Jun
24
2020
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Databricks acquires Redash, a visualizations service for data scientists

Data and analytics service Databricks today announced that it has acquired Redash, a company that helps data scientists and analysts visualize their data and build dashboards around it.

Redash’s customers include the likes of Atlassian, Cloudflare, Mozilla and Soundcloud and the company offers both an open-source self-hosted version of its tools, as well as paid hosted options.

The two companies did not disclose the financial details of the acquisition. According to Crunchbase, Tel Aviv-based Redash never raised any outside funding.

Databricks co-founder CEO Ali Ghodsi told me that the two companies met because one of his customers was using the product. “Since then, we’ve been impressed with the entire team and their attention to quality,” he said. “The combination of Redash and Databricks is really the missing link in the equation — an amazing backend with Lakehouse and an amazing front end built-in visualization and dashboarding feature from Redash to make the magic happen.”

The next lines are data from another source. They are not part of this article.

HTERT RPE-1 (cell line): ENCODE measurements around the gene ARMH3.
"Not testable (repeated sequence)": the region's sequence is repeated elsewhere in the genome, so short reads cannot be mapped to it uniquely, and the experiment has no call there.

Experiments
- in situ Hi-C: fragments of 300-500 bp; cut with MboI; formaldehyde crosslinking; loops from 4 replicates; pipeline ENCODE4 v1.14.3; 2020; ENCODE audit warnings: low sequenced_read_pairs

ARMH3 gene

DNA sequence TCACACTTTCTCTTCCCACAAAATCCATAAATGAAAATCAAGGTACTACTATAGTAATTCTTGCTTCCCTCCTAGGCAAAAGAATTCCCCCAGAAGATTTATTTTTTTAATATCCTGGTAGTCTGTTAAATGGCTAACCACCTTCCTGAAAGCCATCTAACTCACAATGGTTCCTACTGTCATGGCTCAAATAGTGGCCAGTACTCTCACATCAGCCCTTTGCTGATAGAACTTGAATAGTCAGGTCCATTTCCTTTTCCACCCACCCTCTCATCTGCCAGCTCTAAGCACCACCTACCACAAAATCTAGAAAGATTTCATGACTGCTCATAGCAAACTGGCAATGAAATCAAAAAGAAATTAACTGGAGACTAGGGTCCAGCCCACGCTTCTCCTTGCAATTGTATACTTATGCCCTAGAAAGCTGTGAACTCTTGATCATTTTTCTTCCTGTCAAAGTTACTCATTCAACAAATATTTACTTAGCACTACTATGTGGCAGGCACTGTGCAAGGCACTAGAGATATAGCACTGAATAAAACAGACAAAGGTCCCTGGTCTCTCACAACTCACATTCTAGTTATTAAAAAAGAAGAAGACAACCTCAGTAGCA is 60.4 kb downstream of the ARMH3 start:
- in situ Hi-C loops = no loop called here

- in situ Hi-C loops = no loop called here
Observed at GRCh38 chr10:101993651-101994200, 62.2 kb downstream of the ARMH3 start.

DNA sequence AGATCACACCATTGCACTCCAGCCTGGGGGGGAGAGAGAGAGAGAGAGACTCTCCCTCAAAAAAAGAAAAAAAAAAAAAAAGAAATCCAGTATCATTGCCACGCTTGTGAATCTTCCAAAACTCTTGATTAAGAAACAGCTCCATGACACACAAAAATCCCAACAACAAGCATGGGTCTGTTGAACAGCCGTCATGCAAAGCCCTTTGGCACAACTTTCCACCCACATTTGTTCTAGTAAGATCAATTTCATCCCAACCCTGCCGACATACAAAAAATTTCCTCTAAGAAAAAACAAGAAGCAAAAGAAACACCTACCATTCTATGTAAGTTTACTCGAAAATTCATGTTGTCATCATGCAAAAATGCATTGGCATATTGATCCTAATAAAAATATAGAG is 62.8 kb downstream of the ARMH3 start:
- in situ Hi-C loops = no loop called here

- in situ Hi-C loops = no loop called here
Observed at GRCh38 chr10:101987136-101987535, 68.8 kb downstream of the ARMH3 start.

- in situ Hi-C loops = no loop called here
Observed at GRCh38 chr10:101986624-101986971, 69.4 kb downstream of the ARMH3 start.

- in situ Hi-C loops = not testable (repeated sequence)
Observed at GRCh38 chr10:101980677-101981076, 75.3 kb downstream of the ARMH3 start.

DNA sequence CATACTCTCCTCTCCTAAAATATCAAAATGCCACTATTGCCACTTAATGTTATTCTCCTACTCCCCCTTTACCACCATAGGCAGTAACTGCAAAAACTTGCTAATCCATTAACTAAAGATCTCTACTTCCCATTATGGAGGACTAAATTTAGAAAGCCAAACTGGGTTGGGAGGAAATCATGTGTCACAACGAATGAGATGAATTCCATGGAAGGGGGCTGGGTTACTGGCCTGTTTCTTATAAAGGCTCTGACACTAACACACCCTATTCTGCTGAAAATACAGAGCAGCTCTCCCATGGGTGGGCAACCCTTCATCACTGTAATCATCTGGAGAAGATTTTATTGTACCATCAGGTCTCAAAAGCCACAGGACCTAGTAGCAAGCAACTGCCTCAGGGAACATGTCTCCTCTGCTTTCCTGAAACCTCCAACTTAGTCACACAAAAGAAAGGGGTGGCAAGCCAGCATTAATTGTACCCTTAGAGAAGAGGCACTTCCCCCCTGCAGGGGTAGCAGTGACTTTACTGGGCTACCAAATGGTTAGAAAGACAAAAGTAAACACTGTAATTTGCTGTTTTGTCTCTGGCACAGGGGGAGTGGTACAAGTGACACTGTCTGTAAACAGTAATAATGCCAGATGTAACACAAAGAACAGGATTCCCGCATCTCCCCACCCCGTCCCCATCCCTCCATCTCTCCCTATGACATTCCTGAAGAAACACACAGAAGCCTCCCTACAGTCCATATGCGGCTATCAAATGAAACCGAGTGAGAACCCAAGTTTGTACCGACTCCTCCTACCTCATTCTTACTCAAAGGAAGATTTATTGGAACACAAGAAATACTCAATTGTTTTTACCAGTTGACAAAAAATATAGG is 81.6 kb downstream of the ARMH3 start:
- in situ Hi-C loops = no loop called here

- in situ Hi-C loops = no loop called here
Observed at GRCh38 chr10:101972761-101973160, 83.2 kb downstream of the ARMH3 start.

Image Credits: Databricks

For Databricks, this is also a clear signal that it wants its service to become the go-to platform for all data teams and offer them all of the capabilities they would need to extract value from their data in a single platform.

“Not only are our organizations aligned in our open source heritage, but we also share in the mission to democratize and simplify data and AI so that data teams and more broadly, business intelligence users, can innovate faster,” Ghodsi noted. “We are already seeing awesome results for our customers in the combined technologies and look forward to continuing to grow together.”

In addition to the Redash acquisition, Databricks also today announced the launch of its Delta Engine, a new high-performance query engine for use with the company’s Delta Lake transaction layer.